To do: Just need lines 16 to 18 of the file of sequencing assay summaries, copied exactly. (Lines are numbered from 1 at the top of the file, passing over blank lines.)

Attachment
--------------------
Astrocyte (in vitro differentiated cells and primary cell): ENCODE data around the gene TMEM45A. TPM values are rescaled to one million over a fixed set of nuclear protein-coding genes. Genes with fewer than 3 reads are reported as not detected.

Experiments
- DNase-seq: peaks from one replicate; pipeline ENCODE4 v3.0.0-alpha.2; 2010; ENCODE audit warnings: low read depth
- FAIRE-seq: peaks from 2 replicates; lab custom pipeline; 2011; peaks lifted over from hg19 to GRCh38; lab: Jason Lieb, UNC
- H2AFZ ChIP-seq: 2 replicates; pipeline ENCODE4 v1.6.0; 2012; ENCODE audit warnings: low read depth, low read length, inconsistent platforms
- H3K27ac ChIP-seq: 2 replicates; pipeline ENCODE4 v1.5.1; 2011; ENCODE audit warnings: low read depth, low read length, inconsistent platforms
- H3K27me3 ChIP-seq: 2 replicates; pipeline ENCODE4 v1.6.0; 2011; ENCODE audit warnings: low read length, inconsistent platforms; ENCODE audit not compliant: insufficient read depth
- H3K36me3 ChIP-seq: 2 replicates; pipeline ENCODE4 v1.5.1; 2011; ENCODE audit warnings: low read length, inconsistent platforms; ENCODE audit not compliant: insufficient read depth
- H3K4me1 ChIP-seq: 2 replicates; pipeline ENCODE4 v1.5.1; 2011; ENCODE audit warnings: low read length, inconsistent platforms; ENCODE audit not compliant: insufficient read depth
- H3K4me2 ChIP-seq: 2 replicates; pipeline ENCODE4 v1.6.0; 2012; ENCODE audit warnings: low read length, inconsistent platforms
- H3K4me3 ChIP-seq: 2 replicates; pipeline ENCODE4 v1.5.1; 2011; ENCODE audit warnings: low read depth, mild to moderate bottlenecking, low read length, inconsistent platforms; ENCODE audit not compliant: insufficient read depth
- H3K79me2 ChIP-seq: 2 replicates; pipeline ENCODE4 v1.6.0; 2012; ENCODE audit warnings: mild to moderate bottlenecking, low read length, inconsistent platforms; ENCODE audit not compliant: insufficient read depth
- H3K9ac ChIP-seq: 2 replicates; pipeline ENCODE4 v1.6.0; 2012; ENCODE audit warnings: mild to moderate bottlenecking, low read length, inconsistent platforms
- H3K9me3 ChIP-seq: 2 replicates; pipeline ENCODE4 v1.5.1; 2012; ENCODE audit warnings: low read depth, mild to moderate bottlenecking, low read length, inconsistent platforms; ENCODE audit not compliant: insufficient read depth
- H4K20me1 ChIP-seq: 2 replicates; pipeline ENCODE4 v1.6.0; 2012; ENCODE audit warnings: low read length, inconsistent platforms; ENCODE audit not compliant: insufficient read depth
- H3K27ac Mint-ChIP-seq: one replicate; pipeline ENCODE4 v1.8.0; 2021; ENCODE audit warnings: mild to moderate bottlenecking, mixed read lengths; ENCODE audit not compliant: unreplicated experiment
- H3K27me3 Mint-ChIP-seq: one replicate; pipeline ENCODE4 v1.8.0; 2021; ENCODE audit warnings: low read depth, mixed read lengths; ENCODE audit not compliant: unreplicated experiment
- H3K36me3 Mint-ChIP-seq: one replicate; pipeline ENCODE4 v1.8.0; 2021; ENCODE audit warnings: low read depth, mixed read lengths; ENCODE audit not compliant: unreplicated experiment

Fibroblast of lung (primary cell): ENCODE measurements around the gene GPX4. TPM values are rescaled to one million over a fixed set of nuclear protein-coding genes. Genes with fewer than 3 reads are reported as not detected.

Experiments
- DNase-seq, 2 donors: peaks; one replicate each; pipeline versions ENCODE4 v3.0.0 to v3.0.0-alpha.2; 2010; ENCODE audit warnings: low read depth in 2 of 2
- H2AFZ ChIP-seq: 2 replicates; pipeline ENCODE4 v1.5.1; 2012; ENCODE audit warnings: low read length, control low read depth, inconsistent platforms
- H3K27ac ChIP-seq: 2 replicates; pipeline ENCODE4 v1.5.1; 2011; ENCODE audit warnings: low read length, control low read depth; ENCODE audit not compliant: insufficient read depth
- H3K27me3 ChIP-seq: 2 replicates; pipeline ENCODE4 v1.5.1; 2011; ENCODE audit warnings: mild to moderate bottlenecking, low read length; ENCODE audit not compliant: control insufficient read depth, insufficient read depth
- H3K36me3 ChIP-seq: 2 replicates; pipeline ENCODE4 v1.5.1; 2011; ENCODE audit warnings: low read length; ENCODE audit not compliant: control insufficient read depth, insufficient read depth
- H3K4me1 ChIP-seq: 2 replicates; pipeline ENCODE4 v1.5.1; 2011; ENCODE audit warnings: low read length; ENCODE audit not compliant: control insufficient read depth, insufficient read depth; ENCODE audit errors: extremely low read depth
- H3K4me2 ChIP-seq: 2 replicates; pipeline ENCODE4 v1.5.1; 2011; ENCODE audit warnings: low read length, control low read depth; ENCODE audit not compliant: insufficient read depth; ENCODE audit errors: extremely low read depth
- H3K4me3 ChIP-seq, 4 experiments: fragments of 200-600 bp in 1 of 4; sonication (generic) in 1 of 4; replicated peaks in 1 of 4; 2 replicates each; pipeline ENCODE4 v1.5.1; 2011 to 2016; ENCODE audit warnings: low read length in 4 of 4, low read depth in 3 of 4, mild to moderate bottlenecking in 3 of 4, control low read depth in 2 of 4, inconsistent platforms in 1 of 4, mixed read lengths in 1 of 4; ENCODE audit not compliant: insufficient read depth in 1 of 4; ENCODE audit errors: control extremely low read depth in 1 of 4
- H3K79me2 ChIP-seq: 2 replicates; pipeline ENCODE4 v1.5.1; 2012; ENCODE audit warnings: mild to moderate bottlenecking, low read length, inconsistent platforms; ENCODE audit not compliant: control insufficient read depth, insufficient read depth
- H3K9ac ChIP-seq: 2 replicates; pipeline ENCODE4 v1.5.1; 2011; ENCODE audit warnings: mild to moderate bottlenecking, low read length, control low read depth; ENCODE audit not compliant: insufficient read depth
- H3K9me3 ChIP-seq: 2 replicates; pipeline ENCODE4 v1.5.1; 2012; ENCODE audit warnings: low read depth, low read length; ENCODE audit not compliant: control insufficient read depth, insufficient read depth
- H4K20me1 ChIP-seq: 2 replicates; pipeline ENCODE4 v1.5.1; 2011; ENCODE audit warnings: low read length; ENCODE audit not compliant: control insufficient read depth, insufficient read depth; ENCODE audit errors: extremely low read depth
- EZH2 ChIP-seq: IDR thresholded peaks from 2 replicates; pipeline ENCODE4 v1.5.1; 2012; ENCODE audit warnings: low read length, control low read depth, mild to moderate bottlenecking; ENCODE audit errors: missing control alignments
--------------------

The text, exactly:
- H3K27ac Mint-ChIP-seq: one replicate; pipeline ENCODE4 v1.8.0; 2021; ENCODE audit warnings: mild to moderate bottlenecking, mixed read lengths; ENCODE audit not compliant: unreplicated experiment
- H3K27me3 Mint-ChIP-seq: one replicate; pipeline ENCODE4 v1.8.0; 2021; ENCODE audit warnings: low read depth, mixed read lengths; ENCODE audit not compliant: unreplicated experiment
- H3K36me3 Mint-ChIP-seq: one replicate; pipeline ENCODE4 v1.8.0; 2021; ENCODE audit warnings: low read depth, mixed read lengths; ENCODE audit not compliant: unreplicated experiment